Exhibition Review: Wendy Ewald Works, Projects, Collaborations 1975-1996

Exhibition Review: Wendy Ewald Works, Projects, Collaborations 1975-1996

 © Wendy Ewald Courtesy Steven Kasher Gallery, New York, "I asked my sister to take a picture of me on Easter morning" - Ruby Cornett, Kentucky, 1979

© Wendy Ewald Courtesy Steven Kasher Gallery, New York, "I asked my sister to take a picture of me on Easter morning" - Ruby Cornett, Kentucky, 1979

By Emma Coyle 

There is something freeing in seeing the world from a different point of view. To see children enabled to share their world while also managing to create a venue in which the viewer can explore their own relation to the scenes captured. This spring, The Steven Kasher Gallery brought the sublime work of Wendy Ewald to New York, showing Wendy Ewald: Works, Projects, Collaborations 1975-1996, which featured dozens of images from her collection of collaborative projects. 

 ©Wendy Ewald Courtesy Steven Kasher Gallery, New York, "The phantom" - Teresa López, Mexico, 1991

©Wendy Ewald Courtesy Steven Kasher Gallery, New York, "The phantom" - Teresa López, Mexico, 1991

Ewald is known for the way she directs photography. It brings to mind theater directors, who tell their actors how to play the roles but the performance rests firmly on those performers shoulders. Ewald goes into communities and teaches children how to take pictures and use cameras and directs them but then they go into their everyday lives and capture unique moments. They bring her project to life. 

 ©Wendy Ewald Courtesy Steven Kasher Gallery, New York, "I am lying on the back of my old horse" - Russell Akeman, Kentucky, 1980

©Wendy Ewald Courtesy Steven Kasher Gallery, New York, "I am lying on the back of my old horse" - Russell Akeman, Kentucky, 1980

While looking at each photograph, there is a sense of discovery. One that adults are not privy to once they have set aside childhood. Ewald directed some of the children that she worked with to explore their “dreams or fantasies” and photograph them. In images like The Devil is Spying on the Girls, which she spoke about in the May/June issue of photograph, there is an uncomfortable presence haunting the black and white photograph.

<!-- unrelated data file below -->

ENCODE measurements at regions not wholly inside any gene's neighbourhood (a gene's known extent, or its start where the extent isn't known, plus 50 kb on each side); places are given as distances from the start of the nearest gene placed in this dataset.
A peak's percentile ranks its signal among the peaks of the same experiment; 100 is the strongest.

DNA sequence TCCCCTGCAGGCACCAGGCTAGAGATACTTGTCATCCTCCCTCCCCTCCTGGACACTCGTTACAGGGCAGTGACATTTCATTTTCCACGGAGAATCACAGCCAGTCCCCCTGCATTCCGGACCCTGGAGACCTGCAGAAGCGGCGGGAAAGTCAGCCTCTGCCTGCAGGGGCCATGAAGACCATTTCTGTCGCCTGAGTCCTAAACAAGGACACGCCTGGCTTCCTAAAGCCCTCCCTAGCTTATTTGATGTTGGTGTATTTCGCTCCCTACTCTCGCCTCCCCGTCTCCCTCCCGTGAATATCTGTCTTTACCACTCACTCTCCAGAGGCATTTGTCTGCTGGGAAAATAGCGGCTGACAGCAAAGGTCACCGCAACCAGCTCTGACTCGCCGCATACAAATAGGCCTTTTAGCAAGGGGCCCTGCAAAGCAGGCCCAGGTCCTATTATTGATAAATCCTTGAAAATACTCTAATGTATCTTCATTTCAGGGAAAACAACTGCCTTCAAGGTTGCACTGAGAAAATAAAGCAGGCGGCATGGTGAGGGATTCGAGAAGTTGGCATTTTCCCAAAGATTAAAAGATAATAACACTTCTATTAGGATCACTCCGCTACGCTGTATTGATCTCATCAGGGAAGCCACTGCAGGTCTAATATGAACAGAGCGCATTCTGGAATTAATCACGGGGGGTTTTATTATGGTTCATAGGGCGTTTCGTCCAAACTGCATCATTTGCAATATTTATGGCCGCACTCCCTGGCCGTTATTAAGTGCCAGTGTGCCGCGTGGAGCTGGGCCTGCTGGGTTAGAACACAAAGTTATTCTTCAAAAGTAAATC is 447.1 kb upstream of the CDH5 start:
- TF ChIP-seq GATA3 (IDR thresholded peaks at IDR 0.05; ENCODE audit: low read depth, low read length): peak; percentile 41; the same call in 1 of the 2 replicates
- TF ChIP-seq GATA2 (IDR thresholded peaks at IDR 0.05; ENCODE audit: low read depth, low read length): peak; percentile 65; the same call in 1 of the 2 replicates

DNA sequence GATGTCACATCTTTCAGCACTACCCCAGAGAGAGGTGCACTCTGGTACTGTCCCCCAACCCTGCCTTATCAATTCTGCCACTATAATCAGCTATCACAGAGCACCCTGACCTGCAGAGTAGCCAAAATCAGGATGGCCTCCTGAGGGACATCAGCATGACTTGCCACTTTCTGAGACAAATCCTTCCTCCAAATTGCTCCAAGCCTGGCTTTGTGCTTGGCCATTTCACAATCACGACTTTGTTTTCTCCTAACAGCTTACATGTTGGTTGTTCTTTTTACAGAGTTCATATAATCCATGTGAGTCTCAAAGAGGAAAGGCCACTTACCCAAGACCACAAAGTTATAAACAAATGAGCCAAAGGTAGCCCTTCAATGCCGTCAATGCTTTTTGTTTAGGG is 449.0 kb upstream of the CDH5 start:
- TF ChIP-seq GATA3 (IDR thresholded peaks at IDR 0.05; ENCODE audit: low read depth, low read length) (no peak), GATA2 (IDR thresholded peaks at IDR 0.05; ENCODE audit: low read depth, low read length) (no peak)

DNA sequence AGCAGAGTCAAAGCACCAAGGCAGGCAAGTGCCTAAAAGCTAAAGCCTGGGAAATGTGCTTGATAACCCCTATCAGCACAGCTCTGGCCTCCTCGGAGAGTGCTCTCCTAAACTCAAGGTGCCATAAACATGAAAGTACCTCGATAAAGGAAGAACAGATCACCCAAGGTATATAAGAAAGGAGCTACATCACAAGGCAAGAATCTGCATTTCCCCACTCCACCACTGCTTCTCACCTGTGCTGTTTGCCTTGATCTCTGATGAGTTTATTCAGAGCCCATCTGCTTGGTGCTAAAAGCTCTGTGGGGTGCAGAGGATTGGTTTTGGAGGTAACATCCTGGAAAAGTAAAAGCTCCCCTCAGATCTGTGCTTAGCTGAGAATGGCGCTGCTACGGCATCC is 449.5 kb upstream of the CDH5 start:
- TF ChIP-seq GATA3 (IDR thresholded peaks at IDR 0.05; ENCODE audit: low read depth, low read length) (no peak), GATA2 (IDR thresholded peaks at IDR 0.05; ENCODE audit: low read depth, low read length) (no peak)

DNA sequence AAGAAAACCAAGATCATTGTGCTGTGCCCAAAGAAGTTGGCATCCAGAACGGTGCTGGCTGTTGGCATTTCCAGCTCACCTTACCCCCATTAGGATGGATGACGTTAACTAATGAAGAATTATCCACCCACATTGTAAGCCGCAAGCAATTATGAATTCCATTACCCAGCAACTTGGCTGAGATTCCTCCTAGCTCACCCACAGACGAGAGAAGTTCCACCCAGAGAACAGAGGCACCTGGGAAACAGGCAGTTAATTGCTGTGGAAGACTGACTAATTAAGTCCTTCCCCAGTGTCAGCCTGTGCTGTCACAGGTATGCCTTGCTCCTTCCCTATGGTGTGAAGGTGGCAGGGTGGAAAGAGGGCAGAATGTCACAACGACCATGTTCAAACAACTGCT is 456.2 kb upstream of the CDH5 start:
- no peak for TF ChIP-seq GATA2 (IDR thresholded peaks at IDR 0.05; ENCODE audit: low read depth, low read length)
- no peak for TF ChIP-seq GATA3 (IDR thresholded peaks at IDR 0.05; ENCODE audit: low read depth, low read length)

©Wendy Ewald Courtesy Steven Kasher Gallery, New York, Portrait of Rajae Jabine, Morocco, 1995

©Wendy Ewald Courtesy Steven Kasher Gallery, New York, Portrait of Rajae Jabine, Morocco, 1995

It is so easy to forget the fears of childhood and think of it as something magical and unburdened, but Ewald’s project manages to encapsulate the full lives of children. Both the feeling that there is a monster under the bed and the sense of freedom. It is a delicate balancing act that is served best by having the children introduce us to their world themselves. 

 ©Wendy Ewald Courtesy Steven Kasher Gallery, New York,  First Communion, Colombia, 1982-1985

©Wendy Ewald Courtesy Steven Kasher Gallery, New York,  First Communion, Colombia, 1982-1985

Wendy Ewald’s projects are mysterious and outside of adult life. No matter how close one gets to the subjects, they escape, evading understanding, and the viewer is left wondering what happened in the moments before and after the picture was taken. And they are left with the knowledge that those places will always remain in their imagination. Ewald is able to find a uniform aesthetic even though the photographs are taken by a large range of children over many years and that is just as magical as the dreams explored within them. 

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